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Here’s How Hard It Is To Get A Mammogram In America

Even under the best of circumstances, health care for US women can be a nightmare by Kayt Sukel

March 24, 2017

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After the House GOP pulled its nearly universally reviled proposed replacement for the Affordable Care Act, I confess I celebrated. There was really nothing of merit to the plan.

Yet we can’t forget that our health care system remains deeply flawed, especially for women, and I should know: I’ve spent the last year trying and failing to get a mammogram. 

It’s not that I revel in the idea of having my breasts smashed between two unyielding plates of glass. I’m actually not looking forward to this appointment whatsoever. But, given that I am (a) over 40 years of age, (b) have a family history of breast cancer, (c) know my own mother’s cancer was caught by a regular annual screening, and (d) have an odd spot on my left breast my doctor would like to keep tabs on, I’ve gotten into the habit of having the procedure done twice a year. 

I have stellar insurance and an odd spot on my left breast.

But right now, despite having what’s widely considered stellar health insurance that would happily cover the vast majority of the costs associated with these procedures, I cannot get an appointment. Let me explain.

I was scheduled for my ordered mammogram about 14 months ago. It took a few months to get the appointment, even with my history, but, in my experience, that is par for the course. Unfortunately, I had to cancel that appointment the week before because of an unexpected work trip. Luckily, the nice folks at the facility penciled me in for an appointment about 10 days later.

Little did I know, it would be 10 days too late. I went to my appointment, only to learn that the order for the mammogram had expired. The woman at the front desk apologized profusely, but they would not be able to offer me the procedure that day. Instead, she sent me home with the instructions to call my gynecologist for a new order and told me to immediately call the main scheduling line to book a new appointment. Never mind the fact that gynecology and radiology are literally just two hallways down from one another at the facility. They apparently can’t talk to one another. It would have to be done by phone.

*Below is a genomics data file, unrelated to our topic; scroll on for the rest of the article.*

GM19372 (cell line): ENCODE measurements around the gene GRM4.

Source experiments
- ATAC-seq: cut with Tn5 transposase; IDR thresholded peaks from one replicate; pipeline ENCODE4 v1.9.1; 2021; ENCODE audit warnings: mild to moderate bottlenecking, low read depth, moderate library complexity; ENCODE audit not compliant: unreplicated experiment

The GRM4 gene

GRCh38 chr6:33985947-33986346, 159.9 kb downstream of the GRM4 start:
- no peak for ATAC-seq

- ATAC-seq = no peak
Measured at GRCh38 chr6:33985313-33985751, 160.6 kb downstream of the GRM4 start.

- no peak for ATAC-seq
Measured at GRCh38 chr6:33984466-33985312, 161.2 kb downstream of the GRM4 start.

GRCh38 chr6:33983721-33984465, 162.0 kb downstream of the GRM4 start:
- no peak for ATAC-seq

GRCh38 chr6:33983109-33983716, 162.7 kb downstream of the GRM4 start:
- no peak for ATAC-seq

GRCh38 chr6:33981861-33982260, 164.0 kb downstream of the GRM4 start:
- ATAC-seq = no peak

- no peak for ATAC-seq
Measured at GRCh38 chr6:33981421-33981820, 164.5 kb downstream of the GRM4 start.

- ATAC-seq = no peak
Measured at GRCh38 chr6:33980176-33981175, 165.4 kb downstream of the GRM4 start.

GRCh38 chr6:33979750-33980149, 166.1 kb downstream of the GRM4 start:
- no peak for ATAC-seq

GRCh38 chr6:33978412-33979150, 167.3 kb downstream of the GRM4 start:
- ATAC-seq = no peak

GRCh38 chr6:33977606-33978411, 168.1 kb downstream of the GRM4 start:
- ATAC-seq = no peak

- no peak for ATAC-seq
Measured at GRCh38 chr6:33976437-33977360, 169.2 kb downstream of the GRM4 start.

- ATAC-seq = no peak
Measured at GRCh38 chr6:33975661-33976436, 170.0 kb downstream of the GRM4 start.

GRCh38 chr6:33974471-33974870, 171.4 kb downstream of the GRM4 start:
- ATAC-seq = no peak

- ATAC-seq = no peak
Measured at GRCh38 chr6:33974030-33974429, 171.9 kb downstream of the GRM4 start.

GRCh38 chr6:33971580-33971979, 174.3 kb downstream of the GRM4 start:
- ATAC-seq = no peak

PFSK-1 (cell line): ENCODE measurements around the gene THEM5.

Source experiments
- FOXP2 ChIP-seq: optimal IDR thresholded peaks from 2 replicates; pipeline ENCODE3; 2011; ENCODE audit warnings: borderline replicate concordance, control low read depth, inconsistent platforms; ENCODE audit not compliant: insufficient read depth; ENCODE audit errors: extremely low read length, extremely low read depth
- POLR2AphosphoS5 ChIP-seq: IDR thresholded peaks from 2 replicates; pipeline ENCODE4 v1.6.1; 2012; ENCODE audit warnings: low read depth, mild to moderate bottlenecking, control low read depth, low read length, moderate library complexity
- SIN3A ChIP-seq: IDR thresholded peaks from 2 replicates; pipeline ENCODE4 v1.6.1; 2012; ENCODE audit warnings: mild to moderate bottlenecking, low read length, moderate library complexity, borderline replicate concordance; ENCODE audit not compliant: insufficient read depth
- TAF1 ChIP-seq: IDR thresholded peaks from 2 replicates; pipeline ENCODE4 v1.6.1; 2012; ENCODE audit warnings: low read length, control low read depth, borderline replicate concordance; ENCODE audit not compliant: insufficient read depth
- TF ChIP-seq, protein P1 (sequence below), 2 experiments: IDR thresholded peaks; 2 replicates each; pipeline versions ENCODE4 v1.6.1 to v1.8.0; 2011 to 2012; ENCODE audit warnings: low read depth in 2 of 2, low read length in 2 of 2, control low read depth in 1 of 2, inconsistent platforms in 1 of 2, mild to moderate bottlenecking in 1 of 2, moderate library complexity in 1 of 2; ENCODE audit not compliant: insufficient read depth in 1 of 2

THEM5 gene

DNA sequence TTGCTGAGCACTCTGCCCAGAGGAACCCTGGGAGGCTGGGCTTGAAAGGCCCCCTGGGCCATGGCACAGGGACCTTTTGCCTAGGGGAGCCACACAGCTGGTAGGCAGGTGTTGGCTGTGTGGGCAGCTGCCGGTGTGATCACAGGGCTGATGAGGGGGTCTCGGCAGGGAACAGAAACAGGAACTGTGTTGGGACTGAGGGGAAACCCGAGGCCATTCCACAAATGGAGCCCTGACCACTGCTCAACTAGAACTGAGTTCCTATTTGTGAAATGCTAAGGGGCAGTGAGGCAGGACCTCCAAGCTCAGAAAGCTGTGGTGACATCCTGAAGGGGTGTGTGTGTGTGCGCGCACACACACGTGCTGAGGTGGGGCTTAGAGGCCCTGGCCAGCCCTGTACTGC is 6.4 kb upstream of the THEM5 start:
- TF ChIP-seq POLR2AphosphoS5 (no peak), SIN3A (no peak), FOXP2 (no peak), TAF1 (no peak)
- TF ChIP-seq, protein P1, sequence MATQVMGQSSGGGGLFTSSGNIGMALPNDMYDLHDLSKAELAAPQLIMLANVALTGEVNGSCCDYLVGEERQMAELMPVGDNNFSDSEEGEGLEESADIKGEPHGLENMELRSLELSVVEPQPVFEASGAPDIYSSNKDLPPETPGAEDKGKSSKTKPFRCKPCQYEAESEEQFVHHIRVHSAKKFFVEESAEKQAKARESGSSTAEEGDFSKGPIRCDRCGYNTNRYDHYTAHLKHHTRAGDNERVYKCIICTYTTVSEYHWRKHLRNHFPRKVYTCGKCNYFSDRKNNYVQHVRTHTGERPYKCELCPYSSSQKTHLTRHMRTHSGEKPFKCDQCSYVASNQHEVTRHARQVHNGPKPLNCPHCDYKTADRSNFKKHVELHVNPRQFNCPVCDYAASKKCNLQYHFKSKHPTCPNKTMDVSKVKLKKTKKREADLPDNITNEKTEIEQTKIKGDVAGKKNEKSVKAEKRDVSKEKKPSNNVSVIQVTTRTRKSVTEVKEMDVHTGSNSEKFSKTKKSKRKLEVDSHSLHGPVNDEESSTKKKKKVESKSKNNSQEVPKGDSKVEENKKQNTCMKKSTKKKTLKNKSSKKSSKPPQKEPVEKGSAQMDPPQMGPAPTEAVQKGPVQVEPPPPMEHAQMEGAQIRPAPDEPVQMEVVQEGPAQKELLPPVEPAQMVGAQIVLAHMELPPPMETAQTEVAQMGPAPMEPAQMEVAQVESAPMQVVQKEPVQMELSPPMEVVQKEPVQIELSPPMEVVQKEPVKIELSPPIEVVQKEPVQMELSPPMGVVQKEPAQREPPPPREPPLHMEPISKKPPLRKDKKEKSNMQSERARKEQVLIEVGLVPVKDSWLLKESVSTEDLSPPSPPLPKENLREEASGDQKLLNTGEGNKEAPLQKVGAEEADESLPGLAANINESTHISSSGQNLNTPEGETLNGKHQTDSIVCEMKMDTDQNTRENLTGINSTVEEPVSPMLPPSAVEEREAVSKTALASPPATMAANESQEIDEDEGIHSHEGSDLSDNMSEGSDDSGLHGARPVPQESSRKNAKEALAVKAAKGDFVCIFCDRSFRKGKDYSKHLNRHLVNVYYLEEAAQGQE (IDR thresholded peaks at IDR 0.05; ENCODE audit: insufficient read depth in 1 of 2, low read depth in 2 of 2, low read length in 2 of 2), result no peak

I tend to at least try to follow instructions when it comes to my health, so I did exactly as directed. But, alas, I would soon learn that a phone call would not do the trick. My OB-GYN could not update my mammogram order. Unfortunately, it had been too long since my last “well-woman” exam. A new order would be impossible unless I came in for another old-fashioned, touchy-feely breast exam. The nurse was sorry, but the system simply wouldn’t allow it. Would it be too much trouble to come back in for a 10-minute visit?

It would not have been—except even 10 minutes with a popular OB-GYN can be hard to come by. The scheduling nurse remained apologetic. But apparently only enough to squeeze me in for my new appointment nearly four months later.

Some might say a mammogram simply isn’t worth the effort. But they don’t have my mother, a breast cancer survivor, regularly nagging them.

After my doctor manually checked my breasts, she wrote up a new order for the mammogram. I knew to expect a six-week wait, minimum, to get back on the radiology schedule. But I tried to take it in stride. That is, until I was informed that my insurance would no longer be accepted at the doctor of my choice—thanks to cost negotiation issues between the facility and my insurance company. Not for a mammogram or anything else, for that matter. And, no, so sorry, that mammogram order would not be good at any other facility. I’d have to find a new OB-GYN and start from scratch.